Reclaiming what it means to be an American with big plans

Reclaiming what it means to be an American with big plans

Menachem Rosensaft
Menachem Rosensaft

NEW YORK — I was born in the Displaced Persons camp of Bergen-Belsen in Germany in 1948.  I am the son of two Polish Jews who survived the Nazi death and concentration camps of Auschwitz and Bergen-Belsen.  I was stateless for the first 14 years of my life and settled in the United States with my parents at the age of 10 after we had lived in Switzerland for eight years.

One of the unique qualities of this country, I always believed, was that from the day I became a naturalized U.S. citizen in 1962, I have been as much an American as anyone whose family has lived here for generations.  The same is true for so many others of us who have come to the United States from foreign shores “yearning to breathe free.”

As a child in Montreux, Switzerland, I knew that I was, if not a stranger, certainly an outsider.  My Swiss classmates belonged.  I did not and never would.  This was a simple, incontrovertible reality. 

This is not to say that the New York City of my adolescence was free of discrimination — far from it.  There were buildings on Fifth and Park avenues that did not let in Jews. African-Americans lived in their own neighborhoods, and not by choice.

But still, my new home was light years away from the largely homogeneous Switzerland.  While WASP grandees named Harriman and Rockefeller occupied the governorship of New York, Jacob K. Javits, a liberal Jewish Republican who had grown up on the Lower East Side was one of New York’s U.S. senators, and another liberal Republican Jewish politician, Louis Lefkowitz, was the New York state attorney general.  Across town, an African-American, Adam Clayton Powell Jr., was an influential member of the U.S. House of Representatives. 

This was at the outset of the civil rights movement, before the women’s rights revolution, and before what was supposed to be the crumbling of the remaining walls of intolerance and bigotry.

It is depressingly disconcerting, therefore, to hear the cacophony of voices from the political right accusing the president of the United States of not being “American,” of being somehow foreign.  U.S. Rep. Mike Coffman (R-Colo.) comes to mind.  He said earlier this year that “in his heart,” President Obama is “not an American. He’s just not an American.”  Rush Limbaugh echoes these sentiments when he brays that President Obama “hates this country.”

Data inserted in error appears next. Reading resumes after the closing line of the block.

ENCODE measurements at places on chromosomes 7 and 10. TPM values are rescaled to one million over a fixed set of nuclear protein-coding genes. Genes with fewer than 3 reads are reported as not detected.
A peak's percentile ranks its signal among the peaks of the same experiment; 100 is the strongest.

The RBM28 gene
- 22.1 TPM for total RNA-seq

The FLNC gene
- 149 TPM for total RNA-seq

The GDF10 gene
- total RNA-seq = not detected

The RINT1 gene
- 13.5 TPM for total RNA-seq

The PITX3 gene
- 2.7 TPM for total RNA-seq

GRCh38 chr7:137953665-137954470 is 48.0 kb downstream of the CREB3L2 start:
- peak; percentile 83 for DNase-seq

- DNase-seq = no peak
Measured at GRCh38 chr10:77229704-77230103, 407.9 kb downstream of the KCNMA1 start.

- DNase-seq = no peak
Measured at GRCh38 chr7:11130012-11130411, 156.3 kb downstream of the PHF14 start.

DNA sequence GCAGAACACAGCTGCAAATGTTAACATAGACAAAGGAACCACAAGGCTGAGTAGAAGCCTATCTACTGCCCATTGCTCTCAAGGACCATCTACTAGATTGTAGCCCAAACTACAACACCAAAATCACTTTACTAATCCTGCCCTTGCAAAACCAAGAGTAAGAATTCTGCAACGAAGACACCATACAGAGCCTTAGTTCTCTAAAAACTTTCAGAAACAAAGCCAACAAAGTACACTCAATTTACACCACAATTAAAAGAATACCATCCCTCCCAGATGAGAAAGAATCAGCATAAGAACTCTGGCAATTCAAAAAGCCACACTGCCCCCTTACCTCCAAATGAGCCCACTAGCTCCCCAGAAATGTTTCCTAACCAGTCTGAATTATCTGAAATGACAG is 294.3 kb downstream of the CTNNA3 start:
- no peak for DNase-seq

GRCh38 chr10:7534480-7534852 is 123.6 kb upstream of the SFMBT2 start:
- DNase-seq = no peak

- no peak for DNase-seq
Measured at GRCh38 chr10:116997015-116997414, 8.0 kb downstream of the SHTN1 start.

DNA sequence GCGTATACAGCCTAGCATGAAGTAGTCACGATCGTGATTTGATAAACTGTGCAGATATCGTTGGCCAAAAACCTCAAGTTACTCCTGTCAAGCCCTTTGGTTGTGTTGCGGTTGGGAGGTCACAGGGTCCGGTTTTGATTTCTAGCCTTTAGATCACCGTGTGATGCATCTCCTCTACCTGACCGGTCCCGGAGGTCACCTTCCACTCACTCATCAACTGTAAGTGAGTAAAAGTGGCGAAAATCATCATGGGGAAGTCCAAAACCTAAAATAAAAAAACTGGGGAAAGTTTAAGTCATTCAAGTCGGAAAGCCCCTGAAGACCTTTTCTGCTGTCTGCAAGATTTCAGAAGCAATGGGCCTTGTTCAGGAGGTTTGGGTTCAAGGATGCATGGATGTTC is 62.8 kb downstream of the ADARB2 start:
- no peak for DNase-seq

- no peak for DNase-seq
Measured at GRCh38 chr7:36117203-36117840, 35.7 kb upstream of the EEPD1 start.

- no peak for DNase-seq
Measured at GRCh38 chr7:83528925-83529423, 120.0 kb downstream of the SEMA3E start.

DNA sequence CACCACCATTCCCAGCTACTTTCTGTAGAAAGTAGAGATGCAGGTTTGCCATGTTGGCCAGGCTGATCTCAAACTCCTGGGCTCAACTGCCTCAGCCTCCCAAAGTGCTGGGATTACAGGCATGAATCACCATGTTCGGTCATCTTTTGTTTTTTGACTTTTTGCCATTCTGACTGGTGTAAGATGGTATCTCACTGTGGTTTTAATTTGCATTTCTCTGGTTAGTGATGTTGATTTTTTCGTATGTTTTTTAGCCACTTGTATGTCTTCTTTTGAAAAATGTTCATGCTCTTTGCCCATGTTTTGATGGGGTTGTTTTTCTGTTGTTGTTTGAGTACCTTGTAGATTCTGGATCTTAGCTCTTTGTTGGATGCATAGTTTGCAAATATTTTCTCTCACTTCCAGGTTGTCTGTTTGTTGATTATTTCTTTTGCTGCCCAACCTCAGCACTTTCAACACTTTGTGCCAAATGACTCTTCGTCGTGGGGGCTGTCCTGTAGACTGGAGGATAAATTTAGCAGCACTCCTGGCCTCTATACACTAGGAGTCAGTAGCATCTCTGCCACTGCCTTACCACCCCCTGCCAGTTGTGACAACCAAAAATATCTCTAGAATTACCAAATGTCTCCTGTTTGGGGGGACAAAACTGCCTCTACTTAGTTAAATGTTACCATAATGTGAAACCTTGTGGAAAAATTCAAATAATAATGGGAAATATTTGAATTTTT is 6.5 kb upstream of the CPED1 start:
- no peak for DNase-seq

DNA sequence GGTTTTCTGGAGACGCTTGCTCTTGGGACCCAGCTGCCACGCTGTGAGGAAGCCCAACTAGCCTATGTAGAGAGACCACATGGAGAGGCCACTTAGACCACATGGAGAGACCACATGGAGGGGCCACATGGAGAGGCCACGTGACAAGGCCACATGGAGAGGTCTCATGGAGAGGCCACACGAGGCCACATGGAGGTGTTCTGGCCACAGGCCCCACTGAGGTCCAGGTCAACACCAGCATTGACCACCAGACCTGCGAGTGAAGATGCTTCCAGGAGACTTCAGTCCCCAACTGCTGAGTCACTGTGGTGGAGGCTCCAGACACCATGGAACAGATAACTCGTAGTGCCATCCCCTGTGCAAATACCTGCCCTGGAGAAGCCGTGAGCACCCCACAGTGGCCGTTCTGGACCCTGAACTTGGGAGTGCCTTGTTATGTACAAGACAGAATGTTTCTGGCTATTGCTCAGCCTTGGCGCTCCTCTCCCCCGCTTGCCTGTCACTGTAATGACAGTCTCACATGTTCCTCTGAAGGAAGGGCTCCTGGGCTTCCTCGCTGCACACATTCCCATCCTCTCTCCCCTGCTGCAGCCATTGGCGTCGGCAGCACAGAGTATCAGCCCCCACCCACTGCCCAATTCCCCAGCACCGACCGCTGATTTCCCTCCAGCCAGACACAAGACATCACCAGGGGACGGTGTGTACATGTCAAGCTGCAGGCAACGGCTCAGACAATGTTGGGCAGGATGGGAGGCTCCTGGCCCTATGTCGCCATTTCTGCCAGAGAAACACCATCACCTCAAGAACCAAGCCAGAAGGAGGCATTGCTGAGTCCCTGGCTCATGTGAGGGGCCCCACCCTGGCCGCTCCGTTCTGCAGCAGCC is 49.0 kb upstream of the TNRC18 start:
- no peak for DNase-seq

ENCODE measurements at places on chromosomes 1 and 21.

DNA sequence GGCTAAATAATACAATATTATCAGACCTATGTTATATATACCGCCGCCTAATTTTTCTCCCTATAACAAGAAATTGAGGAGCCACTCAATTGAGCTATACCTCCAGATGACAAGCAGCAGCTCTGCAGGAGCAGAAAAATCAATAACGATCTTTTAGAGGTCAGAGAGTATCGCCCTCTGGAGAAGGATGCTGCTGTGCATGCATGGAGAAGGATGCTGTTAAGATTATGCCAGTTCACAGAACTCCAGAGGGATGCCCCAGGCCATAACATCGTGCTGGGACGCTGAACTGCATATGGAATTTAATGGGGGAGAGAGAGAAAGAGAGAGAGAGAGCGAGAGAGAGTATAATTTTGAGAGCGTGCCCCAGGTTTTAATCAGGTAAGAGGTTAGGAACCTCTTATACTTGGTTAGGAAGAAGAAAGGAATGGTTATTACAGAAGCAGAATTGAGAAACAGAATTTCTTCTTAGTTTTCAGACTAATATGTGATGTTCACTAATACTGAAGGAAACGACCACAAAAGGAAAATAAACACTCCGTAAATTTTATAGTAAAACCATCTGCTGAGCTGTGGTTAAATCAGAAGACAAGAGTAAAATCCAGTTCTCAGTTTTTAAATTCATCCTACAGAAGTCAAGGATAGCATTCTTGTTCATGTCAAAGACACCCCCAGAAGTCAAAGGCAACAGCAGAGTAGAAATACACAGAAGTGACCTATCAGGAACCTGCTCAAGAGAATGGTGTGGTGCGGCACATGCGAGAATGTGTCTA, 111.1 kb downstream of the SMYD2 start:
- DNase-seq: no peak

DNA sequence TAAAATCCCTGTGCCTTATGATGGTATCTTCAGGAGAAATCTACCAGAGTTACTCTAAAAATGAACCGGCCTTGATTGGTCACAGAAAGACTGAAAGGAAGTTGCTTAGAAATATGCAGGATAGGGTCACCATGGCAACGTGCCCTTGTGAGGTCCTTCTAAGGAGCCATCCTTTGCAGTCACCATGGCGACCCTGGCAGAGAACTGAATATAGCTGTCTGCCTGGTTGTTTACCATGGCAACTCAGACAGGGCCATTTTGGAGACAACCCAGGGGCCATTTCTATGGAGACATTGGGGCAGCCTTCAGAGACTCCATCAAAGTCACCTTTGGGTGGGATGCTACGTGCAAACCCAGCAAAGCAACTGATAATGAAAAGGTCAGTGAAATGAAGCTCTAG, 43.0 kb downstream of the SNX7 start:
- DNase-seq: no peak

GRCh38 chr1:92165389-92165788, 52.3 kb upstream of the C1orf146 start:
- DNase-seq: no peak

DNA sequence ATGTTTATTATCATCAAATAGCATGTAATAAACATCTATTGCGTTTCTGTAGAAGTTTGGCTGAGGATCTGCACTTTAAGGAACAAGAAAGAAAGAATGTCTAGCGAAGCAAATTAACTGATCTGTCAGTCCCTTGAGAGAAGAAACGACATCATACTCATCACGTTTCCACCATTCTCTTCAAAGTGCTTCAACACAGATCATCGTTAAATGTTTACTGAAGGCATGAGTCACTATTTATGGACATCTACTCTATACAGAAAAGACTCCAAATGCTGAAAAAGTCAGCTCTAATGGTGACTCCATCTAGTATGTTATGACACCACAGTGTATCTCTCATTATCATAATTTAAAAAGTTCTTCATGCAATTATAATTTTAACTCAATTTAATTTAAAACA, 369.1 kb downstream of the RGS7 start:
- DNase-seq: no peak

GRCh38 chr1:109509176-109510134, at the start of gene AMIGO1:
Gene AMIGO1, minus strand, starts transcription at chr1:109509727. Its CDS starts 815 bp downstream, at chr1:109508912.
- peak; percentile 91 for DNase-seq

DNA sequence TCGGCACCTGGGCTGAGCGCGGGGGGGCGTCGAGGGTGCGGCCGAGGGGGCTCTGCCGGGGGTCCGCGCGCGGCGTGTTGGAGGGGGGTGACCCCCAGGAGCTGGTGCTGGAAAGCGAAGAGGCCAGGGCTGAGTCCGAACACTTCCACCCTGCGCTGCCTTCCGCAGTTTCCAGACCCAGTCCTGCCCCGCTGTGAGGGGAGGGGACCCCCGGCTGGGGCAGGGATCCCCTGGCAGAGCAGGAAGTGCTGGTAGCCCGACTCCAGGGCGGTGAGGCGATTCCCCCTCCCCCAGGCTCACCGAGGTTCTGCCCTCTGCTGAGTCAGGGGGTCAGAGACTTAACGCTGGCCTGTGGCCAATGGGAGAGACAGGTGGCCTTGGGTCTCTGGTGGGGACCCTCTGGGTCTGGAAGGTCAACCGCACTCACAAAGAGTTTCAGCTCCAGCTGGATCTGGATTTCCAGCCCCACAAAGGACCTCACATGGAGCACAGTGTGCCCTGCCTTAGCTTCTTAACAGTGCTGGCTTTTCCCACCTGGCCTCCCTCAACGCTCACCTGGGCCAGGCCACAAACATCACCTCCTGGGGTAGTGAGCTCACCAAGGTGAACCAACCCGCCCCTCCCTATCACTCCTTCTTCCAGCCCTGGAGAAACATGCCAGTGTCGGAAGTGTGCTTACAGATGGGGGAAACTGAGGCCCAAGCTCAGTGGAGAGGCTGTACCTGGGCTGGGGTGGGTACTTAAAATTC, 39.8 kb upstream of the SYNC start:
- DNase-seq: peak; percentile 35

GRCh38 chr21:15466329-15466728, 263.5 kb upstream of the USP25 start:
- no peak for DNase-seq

Every time the patriotism of President Obama or a member of his administration is put into question, we turn the clock back to the McCarthy era.

Senators John McCain and Lindsey Graham are among the very few on their side of the ideological divide who are willing to publicly repudiate reprehensible attacks on the “other” by the likes of Limbaugh and Rep. Michele Bachmann (R-Minn.).  When President Obama is publicly derided as a “monster” at a Republican campaign rally, it is woefully inadequate for Gov. Romney to say only that, “That’s not a term I would use.”  

All of which brings me back to my own experience of becoming an American.  My parents sent me to the Ethical Culture-Fieldston Schools in New York City.  There, I discovered that being truly American meant to be inclusive, to be tolerant of other backgrounds, of other views.

Addressing the student body at the 1997 Founder’s Day, Dr. Matthew Ies Spetter, the longtime head of Fieldston’s Ethics Department, recalled that the school’s original mission was “the care for human beings; their dignity; their chance to build better lives. Those are still our ideals, seeking to build justice and to affirm hope. …  People have to meet each other with openness so that they can seek what is the best in themselves and thereby they create something that is sacred, that is holy.”

Our teachers at Fieldston imbued us with an appreciation of ethical behavior:

• History Department chair John A. Scott was an English-born, Oxford-educated scholar who received both a Purple Heart and U.S. citizenship while serving in the Army during World War II.  He became an early activist in the civil rights movement.

• Frances Grant, who taught us Latin, was the first African-American woman admitted to Phi Beta Kappa at Radcliffe College.  She also completed the New York Times crossword puzzle every day in pen.

• English teacher Irwin Kafka had previously been a member of the New York Police Department.

• My Spanish teacher, Magda Woss, fled to the United States from Vienna after Hitler’s 1938 annexation of Austria.

• English teacher Ida Shimanouchi, a Japanese American, was “relocated” to an internment camp following the attack on Pearl Harbor.

• Dr. Spetter, a member of the Dutch underground during World War II, survived Auschwitz and Buchenwald.

As far as I and, I daresay, most of my classmates were concerned, these and our other teachers collectively embodied what it meant to be “American.”  They taught us, in words and by example, to respect those who are different from ourselves, and they helped to shape our moral and political consciousness. 

Sixty-two years ago, at the height of McCarthyism, Republican Sen. Margaret Chase of Maine declared, “Those of us who shout the loudest about Americanism are all too frequently those who, by our own words and acts, ignore some of the basic principles of Americanism.”

The tolerance and fundamental decency my elementary and high school teachers taught us epitomize “the basic principles of Americanism” to which Sen. Smith referred.  The politicians and commentators who vilify President Obama as not being sufficiently “American” pervert the very meaning of the term. 

(Menachem Z. Rosensaft teaches about the law of genocide and World War II war crimes trials at the law schools of Columbia, Cornell and Syracuse universities.)